> Here's the problem:
> Enterprise 450, 4 gig of memory, running Solaris 2.6, recommended
> patches. We're in the process of building an application, so the machine
> isn't being utilized that much. Here is a "typical" resource snapshot,
> using top:
> last pid: 2085; load averages: 0.02, 0.02, 0.02
> 53 processes: 52 sleeping, 1 on cpu
> CPU states: 96.7% idle, 0.3% user, 0.6% kernel, 2.4% iowait,
> 0.0% swap
> Memory: 4096M real, 3720M free, 164M swap in use, 5322M swap free
> Right now on the machine we're only running an Oracle database with an SGA
> (memory allocation) of approximately 100 meg and SQLNET/Net8 (Oracle's
> TCP/IP to enable network connectivity to the database).
> However, after a day or so, we will see the amount of available free
> memory drop down to only 450 meg or so! Here's a top snapshot of this
> last pid: 5853; load averages: 1.04, 0.66, 0.42
> 71 processes: 68 sleeping, 1 stopped, 2 on cpu
> CPU states: 47.6% idle, 49.3% user, 3.1% kernel, 0.0% iowait, 0.0% swap
> Memory: 4096M real, 423M free, 276M swap in use, 5204M swap free
> PID USERNAME THR PRI NICE SIZE RES STATE TIME CPU COMMAND
> 320 oracle 11 48 0 124M 107M sleep 2:06 0.43% oracle
> 4932 lavrami 1 28 0 1568K 1400K cpu3 0:00 0.39% top
> 3 root 1 60 -20 0K 0K sleep 1:49 0.31% fsflush
> 318 oracle 11 59 0 124M 107M sleep 0:04 0.00% oracle
> 316 oracle 29 59 0 125M 107M sleep 0:02 0.00% oracle
> 601 oracle 1 48 0 123M 110M sleep 0:01 0.00% oracle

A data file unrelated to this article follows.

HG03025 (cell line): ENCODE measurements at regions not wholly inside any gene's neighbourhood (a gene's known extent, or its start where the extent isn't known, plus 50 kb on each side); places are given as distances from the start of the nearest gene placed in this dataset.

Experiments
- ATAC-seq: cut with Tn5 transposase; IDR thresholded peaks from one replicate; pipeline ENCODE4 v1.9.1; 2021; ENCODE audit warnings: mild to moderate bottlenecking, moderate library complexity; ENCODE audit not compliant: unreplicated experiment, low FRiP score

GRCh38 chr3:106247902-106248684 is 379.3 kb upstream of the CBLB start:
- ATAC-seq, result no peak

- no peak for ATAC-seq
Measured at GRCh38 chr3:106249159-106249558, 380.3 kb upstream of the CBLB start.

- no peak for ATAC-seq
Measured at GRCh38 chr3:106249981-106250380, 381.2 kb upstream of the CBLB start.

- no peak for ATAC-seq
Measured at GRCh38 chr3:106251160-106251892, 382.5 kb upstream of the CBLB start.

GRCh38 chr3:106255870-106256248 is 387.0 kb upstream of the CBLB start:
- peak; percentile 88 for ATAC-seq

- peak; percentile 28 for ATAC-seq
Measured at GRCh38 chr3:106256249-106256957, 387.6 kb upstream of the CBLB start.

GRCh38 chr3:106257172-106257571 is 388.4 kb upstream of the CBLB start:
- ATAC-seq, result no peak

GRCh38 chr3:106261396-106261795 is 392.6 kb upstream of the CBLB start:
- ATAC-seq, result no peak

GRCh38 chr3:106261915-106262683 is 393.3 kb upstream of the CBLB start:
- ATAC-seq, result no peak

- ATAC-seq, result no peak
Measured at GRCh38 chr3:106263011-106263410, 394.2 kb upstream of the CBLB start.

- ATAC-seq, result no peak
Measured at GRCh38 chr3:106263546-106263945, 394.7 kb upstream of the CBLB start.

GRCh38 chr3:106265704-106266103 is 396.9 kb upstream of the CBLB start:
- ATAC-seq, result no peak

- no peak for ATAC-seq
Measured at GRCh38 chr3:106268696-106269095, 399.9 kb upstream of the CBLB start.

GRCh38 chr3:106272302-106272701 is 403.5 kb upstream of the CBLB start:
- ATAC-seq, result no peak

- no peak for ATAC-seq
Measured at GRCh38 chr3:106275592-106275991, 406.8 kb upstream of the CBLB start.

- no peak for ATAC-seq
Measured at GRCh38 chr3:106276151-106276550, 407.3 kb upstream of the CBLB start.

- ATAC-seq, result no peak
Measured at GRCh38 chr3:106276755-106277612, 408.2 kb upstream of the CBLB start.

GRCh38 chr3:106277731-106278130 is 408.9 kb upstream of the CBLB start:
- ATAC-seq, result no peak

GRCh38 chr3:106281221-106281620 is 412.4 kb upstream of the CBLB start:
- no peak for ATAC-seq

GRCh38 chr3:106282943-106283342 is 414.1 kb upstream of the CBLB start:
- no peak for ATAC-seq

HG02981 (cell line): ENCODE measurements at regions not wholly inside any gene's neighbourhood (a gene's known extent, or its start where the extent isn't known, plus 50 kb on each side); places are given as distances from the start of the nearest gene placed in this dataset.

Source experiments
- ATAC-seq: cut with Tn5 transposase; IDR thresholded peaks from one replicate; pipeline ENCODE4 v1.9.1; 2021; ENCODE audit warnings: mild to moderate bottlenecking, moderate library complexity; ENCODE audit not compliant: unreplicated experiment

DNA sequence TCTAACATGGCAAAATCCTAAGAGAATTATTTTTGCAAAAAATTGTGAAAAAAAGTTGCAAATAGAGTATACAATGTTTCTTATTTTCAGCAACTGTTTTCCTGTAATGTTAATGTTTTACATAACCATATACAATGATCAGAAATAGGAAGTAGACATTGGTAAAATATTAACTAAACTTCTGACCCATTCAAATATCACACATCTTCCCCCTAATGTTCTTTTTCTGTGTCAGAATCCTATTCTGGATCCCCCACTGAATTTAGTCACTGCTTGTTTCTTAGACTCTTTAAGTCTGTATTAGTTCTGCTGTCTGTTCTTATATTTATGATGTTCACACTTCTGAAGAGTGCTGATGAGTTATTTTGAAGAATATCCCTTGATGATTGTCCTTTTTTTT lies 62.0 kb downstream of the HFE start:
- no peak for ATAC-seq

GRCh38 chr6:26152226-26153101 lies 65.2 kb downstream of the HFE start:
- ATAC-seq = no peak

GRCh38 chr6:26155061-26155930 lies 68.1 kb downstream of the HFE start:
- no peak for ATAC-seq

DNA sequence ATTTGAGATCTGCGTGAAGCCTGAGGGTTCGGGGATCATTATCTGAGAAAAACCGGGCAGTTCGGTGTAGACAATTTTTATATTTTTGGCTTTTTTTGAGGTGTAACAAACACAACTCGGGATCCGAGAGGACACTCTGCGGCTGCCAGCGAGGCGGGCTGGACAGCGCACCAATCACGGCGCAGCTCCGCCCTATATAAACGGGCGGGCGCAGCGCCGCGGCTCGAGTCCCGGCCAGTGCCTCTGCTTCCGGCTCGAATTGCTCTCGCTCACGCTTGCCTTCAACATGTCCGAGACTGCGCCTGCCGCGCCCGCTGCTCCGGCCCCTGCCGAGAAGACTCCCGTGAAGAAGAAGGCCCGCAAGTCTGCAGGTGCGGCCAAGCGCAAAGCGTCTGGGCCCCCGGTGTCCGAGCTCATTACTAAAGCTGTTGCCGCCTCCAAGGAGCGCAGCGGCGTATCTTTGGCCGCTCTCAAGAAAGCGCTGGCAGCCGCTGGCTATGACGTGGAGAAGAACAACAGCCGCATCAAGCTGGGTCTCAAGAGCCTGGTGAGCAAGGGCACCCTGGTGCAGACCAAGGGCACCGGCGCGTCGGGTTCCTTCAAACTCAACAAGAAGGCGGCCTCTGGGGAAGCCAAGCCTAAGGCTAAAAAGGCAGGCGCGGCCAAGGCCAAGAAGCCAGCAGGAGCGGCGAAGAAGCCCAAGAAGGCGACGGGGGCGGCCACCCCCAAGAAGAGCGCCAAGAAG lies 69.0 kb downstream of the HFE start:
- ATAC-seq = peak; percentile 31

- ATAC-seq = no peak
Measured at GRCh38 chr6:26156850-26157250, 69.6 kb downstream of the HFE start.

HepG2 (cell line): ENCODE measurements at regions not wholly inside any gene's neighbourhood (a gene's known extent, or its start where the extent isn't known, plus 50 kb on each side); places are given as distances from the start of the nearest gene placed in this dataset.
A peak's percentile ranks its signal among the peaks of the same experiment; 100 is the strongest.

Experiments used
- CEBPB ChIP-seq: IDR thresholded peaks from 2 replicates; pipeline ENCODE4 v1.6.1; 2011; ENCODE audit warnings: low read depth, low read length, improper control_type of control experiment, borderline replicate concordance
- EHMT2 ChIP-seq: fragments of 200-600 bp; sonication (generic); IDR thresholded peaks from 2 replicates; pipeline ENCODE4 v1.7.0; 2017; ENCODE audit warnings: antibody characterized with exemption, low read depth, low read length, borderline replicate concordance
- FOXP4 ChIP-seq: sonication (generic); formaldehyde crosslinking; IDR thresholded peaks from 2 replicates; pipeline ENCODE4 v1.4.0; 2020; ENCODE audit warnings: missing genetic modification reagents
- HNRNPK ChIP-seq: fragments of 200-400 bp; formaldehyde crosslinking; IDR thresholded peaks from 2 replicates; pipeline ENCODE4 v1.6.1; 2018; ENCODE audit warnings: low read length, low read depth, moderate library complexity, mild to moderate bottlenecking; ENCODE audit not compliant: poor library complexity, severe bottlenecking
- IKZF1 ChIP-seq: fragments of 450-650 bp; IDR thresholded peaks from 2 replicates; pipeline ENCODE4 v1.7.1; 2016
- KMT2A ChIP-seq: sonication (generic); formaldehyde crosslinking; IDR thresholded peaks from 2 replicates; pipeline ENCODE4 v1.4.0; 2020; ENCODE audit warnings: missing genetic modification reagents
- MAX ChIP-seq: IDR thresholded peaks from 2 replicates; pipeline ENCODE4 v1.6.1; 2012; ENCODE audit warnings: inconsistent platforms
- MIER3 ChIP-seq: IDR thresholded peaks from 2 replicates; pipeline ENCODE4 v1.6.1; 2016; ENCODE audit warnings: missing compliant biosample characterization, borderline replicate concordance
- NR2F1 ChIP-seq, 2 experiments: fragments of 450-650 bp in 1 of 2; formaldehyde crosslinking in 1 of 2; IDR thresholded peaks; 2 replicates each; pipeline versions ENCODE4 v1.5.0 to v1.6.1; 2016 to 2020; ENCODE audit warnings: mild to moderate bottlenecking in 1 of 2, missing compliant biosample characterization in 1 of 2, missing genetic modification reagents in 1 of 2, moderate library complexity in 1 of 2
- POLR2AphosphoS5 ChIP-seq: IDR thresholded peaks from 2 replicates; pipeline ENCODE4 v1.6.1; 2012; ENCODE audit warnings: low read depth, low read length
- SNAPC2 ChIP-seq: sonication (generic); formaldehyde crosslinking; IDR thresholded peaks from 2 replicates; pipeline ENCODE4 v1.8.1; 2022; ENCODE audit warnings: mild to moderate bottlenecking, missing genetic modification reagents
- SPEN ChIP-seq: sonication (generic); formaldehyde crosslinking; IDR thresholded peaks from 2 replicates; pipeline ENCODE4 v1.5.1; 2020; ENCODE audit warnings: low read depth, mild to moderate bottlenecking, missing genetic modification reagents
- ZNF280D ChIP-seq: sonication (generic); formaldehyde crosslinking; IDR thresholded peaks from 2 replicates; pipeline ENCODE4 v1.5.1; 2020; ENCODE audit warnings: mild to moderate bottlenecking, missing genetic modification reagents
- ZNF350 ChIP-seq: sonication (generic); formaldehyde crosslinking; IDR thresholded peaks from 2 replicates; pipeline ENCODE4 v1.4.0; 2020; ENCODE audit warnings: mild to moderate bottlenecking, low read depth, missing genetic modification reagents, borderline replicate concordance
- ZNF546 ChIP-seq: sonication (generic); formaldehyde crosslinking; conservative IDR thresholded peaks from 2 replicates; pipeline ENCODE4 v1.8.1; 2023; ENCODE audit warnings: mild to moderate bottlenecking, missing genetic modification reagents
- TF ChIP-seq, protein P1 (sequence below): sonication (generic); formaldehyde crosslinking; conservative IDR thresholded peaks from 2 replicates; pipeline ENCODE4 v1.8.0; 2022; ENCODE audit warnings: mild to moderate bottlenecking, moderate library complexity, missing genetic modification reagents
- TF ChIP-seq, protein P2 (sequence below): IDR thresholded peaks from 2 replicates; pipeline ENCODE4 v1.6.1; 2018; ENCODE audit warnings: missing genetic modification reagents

> 2110 oracle 1 48 0 123M 110M sleep 0:01 0.00% oracle
> 350 oracle 1 48 0 11M 7792K sleep 0:01 0.00% tnslsnr
> 260 root 1 58 0 3360K 2704K sleep 0:01 0.00% nsrd
> 427 oracle 1 59 0 126M 113M sleep 0:01 0.00% oracle
> 428 root 1 59 0 16M 6592K sleep 0:01 0.00% Xsun
> 0 root 1 96 -20 0K 0K stop 0:00 0.00% sched
> 306 root 1 28 10 3448K 2520K sleep 0:00 0.00% nsrindexd
> 304 root 1 28 10 3040K 2352K sleep 0:00 0.00% nsrmmdbd
> 1433 oracle 1 29 0 123M 110M sleep 0:00 0.00% oracle
> What is puzzling is that looking at a full top snapshot under these
> conditions doesn't reveal what processes are eating up the additional
> memory. Nothing stands out as the culprit. Conditions on the machine
> and the amount of access to the database are fairly constant. When we are
> short of memory I have shutdown down the Oracle database and Net8 to see
> if that would "free" the missing memory, but that didn't do the trick.
> The amount of free memory would increase from approximately 450 meg to
> approximately 560 meg, which is the size of the Oracle database plus Net8.
> The only thing which seems to restore the memory is cycling the machine,
> which isn't a solution in a production environment.
> We are going to run a series of processes on the machine to try to
> identify what may be the cause of the excessive memory utilization. Can
> anyone suggest what commands to run to help identify what OS processes
> could be eating up memory? We can find out when it is happening with top,
> sar -r, vmstat, etc., but what we really want to do is identify exactly
> WHAT is responsible for the extra memory utilization.
> I imagine what we want to do is some kind of snapshot under ideal
> conditions as a baseline, then run our tests and hopefully catch the
> If anyone can suggest any commands, methodology, tools, etc., it would be
> appreciated. I will summarize the responses and report the results of our
> Lou Avrami